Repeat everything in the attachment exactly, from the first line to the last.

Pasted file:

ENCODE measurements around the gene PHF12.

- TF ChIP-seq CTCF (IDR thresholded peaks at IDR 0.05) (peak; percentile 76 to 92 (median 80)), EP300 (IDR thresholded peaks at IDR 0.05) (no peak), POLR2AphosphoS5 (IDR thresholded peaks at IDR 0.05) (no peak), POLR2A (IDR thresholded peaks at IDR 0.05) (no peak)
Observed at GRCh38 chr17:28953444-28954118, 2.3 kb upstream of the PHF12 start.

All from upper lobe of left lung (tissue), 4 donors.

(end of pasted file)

ENCODE measurements around the gene PHF12.

- TF ChIP-seq CTCF (IDR thresholded peaks at IDR 0.05) (peak; percentile 76 to 92 (median 80)), EP300 (IDR thresholded peaks at IDR 0.05) (no peak), POLR2AphosphoS5 (IDR thresholded peaks at IDR 0.05) (no peak), POLR2A (IDR thresholded peaks at IDR 0.05) (no peak)
Observed at GRCh38 chr17:28953444-28954118, 2.3 kb upstream of the PHF12 start.

All from upper lobe of left lung (tissue), 4 donors.